The histories behind the works in the Museum’s collection are often as engaging as the art itself. We don’t always get to share these stories, but through our collection-based exhibitions we have the opportunity to highlight the previous lives of works on view. One that I was able to see installed for the first time since it formally entered the collection is Gilbert & George’s The Tuileries (1974), which is currently on view in the exhibition Gilbert & George: The Early Years.
The large-scale, eight-part Charcoal on Paper Sculpture—Gilbert & George refer to all the work as sculpture— was originally designed to the dimensions of the living room of the home of Art & Project founders Geert van Beijeren and Adriaan van Ravesteijn. It features four charcoal drawings that hang on the walls surrounding a centerpiece of furniture modeled after the artists’ own, which is also covered in the drawn-on paper. The same chairs appear in the Video Sculpture Gordon’s Makes us Drunk (1972)—on view just around the corner—in which Gilbert & George lounge, sipping their signature drink, Gordon’s Gin.
Art & Project was an Amsterdam-based gallery active between 1968 and 1989 associated with the Conceptual art movement. Being based in one of the smaller centers of contemporary art they developed a global network of “mail art” through commissioned and printed bulletins, as a means of extending the gallery to a much broader audience than Amsterdam. Van Beijeren and Van Ravesteijn also invited artists to show at their Amsterdam apartment-come-gallery, giving them an international venue for which to experiment and showcase their work, which is how The Tuileries came to be.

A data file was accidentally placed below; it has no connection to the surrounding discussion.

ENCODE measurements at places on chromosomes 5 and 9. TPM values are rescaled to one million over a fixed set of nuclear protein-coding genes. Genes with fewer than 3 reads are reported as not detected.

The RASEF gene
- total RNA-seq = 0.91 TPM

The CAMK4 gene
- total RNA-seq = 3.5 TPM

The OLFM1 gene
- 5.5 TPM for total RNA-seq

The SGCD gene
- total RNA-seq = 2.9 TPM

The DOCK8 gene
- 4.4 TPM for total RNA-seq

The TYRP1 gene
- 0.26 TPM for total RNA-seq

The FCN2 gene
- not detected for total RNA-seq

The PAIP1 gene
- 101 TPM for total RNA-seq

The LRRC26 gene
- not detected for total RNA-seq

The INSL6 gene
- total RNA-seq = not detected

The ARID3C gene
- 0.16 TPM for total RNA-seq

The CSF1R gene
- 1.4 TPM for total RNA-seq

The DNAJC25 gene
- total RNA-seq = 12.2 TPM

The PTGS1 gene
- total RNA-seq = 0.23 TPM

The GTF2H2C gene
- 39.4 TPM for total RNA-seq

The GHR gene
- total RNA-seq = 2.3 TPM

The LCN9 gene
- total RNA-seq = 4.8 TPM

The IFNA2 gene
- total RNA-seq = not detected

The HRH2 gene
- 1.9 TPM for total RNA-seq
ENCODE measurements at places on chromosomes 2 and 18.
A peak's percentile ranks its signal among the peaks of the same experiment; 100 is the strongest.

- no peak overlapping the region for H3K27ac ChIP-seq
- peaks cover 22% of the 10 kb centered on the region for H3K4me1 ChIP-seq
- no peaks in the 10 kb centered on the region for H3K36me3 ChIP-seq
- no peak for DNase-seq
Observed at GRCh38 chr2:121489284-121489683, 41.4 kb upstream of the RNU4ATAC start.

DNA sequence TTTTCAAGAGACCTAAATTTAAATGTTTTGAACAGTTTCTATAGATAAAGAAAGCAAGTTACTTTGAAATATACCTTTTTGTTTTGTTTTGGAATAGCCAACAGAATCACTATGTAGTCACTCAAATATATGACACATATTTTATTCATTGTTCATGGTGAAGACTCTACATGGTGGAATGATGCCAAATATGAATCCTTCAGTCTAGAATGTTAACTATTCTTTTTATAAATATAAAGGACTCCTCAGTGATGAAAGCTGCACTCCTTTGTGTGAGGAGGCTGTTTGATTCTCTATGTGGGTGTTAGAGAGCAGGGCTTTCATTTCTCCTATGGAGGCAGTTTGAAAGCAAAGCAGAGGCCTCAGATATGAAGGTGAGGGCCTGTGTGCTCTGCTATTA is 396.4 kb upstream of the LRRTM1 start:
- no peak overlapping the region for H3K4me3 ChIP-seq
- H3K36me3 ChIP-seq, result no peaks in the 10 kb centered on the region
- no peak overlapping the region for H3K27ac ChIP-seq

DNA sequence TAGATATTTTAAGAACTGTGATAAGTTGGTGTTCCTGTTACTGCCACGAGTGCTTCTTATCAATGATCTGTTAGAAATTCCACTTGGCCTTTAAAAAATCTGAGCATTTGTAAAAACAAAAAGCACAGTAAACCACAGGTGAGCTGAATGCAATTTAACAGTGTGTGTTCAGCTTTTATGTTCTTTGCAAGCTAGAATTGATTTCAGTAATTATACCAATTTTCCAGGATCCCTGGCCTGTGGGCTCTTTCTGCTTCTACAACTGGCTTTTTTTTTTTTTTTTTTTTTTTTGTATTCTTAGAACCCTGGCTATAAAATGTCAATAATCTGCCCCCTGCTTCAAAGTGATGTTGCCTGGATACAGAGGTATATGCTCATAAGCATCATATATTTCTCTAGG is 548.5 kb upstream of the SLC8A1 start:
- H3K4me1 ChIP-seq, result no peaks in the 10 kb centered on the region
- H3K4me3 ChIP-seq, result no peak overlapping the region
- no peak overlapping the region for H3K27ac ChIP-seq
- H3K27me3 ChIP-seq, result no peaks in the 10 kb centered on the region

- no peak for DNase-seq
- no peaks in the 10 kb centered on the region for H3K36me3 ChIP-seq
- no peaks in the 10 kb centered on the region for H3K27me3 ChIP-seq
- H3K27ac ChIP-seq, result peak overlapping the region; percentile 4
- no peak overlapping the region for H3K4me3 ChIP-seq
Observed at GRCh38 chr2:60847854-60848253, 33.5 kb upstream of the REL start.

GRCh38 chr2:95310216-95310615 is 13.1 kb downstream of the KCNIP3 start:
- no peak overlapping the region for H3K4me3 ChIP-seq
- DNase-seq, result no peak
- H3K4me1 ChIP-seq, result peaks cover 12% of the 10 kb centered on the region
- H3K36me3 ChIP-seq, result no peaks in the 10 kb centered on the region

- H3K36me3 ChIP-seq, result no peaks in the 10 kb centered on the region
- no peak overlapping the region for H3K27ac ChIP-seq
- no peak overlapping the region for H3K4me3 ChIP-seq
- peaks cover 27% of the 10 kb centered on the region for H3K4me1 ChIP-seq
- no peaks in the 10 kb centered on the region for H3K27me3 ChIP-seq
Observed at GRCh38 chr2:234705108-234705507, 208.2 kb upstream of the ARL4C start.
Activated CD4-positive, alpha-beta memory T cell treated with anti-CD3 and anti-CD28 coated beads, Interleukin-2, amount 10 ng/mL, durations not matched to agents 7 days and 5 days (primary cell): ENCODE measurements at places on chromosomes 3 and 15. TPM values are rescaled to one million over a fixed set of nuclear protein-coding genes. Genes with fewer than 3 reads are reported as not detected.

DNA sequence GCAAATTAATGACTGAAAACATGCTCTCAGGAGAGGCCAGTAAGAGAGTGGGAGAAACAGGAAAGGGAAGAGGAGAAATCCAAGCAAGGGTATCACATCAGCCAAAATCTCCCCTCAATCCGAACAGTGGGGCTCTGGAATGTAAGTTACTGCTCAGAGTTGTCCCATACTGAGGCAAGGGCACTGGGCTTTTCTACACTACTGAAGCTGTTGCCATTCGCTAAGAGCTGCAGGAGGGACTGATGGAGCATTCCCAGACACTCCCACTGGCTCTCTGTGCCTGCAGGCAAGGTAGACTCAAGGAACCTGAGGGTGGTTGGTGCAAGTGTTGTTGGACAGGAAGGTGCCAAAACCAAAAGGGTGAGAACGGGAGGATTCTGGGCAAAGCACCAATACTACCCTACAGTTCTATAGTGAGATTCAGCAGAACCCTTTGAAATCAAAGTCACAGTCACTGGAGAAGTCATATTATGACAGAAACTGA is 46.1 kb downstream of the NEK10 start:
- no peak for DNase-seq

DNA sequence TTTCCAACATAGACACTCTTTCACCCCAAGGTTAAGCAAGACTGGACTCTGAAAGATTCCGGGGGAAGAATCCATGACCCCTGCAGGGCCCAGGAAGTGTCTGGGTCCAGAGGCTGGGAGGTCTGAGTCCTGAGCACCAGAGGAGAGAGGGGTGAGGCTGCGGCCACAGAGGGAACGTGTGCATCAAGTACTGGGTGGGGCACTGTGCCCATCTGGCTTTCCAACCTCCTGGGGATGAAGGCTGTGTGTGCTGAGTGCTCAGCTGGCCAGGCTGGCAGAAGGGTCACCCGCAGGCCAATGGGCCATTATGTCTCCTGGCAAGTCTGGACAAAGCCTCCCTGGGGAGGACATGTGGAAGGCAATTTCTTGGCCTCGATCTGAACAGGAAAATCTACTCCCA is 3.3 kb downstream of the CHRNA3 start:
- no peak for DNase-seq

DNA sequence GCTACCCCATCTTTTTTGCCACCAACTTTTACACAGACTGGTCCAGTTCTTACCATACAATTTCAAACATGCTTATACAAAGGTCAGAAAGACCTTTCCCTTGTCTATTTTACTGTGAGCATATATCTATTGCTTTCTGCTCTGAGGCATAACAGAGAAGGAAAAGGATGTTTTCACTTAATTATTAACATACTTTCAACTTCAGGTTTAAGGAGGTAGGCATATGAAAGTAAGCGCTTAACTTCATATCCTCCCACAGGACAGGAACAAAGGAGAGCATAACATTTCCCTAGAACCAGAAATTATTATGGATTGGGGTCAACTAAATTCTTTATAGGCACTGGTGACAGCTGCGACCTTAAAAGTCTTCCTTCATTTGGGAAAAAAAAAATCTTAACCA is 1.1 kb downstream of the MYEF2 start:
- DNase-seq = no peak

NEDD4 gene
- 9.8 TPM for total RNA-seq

Gilbert & George: The Early Years connection to Art & Project is not limited to just The Tuileries. The majority of the works in the exhibition were given to the Museum through a generous donation by the gallerists in 2009, and featured in the subsequent exhibition In & Out of Amsterdam: Art & Project Bulletin 1968–1989, organized by Christophe Cherix, who is now MoMA’s Chief Curator of Drawings and Prints. After completion of the exhibition, The Tuileries was gifted to the Museum in Cherix’s honor, recognizing the importance of the exhibition and his tribute to Art & Project’s place in art history.
While the other artworks from Art & Project Bulletin/Depot VBVR gift individually demonstrate Gilbert & George’s early production, The Tuileries captures the whole breadth of their artistic practice in one beautifully rendered installation, which was the last of Charcoal on Paper Sculptures by the artists.
Gilbert & George’s art is difficult to define, and impossible to simplify—they are two people, but operate as one artist. All their work is designated as sculpture, but it rarely fits into the box of what we understand as traditional sculpture, and they have unified their personal existence with their art, effectively dissolving the boundary between art and life. These complexities are all apparent in The Tuileries, along with other important themes that often reappear in their work—queer undertones, “Art for All,” and the relationship between the high-low cultures they aim to stimulate. For example, the title of the piece refers to a Parisian park known as a meeting place for gay men, and there they appear, two life-size charcoal renditions of suit-clad Gilbert & George strolling in the woods. The resulting image is visually and intellectually accessible, using familiar subject matter that stems from life itself, maintaining their commitment to creating “Art for All.” It also continues their undertaking to blur art and life, bringing the outdoor space into a domestic setting, fully integrating the two worlds.
Comfortably nestled between two earlier Charcoal on Paper Sculptures, The Tuileries stands out in ways their earlier works approach, but never quite reach, and functions as one of the only three dimensional sculptures in their oeuvre. To have the opportunity to see it installed is worth the visit—and to see it live beyond the walls of 36 Willemsparkweg Street in Amsterdam only adds to its vibrant history.